In the absence of volunteers, the European Commission (EC) seems to have tasked an expert group within the European Financial Reporting Advisory Group (EFRAG) with the job. It is worth noting, however, that this is just the early stages of “preparatory work”.
In January 2021 EFRAG’s expert group will have finished the assignment and then the EC will have to decide if it goes ahead with the project as part of the NFRD review. In any event, those potential standards will be built upon the existing alphabet soup options.
One for all, all for one
Meanwhile the main representatives of the alphabet soup, the Group of Five, got the memo. It might not be a coincidence that only recently they have joined forces in a Darwinian attempt to pass on their DNA to the next generation of mandatory standards.
Some have even gone further than just aligning their projects. The Sustainability Accounting Standards Board (SASB) and the International Integrated Reporting Council (IIRC) plan to merge in mid-2021 to create the Value Reporting Foundation. Expect more organisations to merge into the new Foundation, the next being the Climate Disclosure Standards Board (CDSB).
And of course, the Big Four accountancy firms have (literally) chipped in with their two cents.
The most avid readers of RI might be wondering whether the IFRS Foundation were burying its head in the sand all this time. As the governing body of the International Accounting Standards Board (IASB), it has always been seen as an organisation with the clout to take on the challenge.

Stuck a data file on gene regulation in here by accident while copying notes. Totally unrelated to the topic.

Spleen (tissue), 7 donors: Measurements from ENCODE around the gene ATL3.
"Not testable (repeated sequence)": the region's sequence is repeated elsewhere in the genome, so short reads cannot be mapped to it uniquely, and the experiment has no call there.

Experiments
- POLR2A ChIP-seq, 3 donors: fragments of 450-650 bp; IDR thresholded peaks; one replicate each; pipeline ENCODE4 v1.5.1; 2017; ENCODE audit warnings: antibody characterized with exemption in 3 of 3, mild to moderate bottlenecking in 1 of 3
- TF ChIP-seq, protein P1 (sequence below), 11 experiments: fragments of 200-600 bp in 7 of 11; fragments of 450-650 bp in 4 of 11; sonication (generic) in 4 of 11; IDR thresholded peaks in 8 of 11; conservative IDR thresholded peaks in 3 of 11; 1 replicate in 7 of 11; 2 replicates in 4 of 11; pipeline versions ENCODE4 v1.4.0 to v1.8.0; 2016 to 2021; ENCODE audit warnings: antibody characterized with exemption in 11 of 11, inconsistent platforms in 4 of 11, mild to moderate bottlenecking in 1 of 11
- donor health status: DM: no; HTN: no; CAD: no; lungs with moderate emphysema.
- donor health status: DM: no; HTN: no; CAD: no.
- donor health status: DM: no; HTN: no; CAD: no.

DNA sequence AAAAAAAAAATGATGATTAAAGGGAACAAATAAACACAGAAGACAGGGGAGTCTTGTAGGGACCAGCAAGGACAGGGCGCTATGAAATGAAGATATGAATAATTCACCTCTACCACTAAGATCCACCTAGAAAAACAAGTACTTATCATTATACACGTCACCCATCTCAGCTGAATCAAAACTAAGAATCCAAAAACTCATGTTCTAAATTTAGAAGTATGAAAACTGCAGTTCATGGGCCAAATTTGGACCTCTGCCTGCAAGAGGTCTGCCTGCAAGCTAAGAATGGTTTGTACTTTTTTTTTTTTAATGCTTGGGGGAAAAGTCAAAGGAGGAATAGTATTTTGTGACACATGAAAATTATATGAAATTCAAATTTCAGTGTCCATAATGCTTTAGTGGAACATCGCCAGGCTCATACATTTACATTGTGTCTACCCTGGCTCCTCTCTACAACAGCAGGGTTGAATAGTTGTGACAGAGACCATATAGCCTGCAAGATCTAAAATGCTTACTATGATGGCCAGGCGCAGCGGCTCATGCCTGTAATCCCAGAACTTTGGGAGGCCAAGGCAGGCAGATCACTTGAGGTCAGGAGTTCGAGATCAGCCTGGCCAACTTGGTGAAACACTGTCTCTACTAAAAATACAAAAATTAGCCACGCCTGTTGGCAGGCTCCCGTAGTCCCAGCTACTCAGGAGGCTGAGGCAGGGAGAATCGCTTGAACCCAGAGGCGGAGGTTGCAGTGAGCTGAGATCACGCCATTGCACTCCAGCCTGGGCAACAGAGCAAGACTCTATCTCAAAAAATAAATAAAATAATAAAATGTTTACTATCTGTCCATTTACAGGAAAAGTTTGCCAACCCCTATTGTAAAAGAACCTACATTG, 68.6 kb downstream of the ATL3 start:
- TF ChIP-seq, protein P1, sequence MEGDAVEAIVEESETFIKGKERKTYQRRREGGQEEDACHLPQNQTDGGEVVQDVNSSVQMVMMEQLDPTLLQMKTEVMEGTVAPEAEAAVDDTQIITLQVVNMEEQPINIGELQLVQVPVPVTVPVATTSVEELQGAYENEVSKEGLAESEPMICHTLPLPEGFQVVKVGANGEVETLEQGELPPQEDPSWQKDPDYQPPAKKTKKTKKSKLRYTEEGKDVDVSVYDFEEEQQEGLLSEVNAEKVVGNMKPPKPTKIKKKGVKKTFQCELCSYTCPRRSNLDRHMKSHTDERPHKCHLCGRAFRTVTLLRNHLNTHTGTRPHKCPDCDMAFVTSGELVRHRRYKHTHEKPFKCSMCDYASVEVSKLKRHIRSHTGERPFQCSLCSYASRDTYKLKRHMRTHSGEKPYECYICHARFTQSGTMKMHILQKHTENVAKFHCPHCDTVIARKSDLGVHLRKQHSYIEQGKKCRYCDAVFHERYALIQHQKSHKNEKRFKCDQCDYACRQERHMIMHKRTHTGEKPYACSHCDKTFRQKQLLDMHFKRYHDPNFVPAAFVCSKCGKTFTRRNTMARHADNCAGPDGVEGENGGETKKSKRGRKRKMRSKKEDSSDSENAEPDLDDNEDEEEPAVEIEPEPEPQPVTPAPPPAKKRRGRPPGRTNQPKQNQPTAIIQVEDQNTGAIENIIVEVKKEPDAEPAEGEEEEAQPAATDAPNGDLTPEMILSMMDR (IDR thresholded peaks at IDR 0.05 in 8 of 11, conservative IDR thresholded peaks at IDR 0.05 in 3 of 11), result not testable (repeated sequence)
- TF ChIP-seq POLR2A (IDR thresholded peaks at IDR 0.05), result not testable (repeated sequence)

Investors and other stakeholders have for long called on the IFRS Foundation to take ownership of sustainability reporting too.
BlackRock, more subtly, has called for standardised global ESG disclosure similar to international accounting standards since at least 2016.
It was only in the summer of 2019 when the IASB gave its first hint that the thinking was evolving. Its head, Hans Hoogervorst, suggested that a merger of sustainability bodies could be the next step to explore the future of corporate reporting: a prediction that is starting to come true.
Some weeks later RI reported that the IASB had started to acknowledge the call for another board under the umbrella of the IFRS Foundation that could set sustainability reporting standards alongside the IFRS.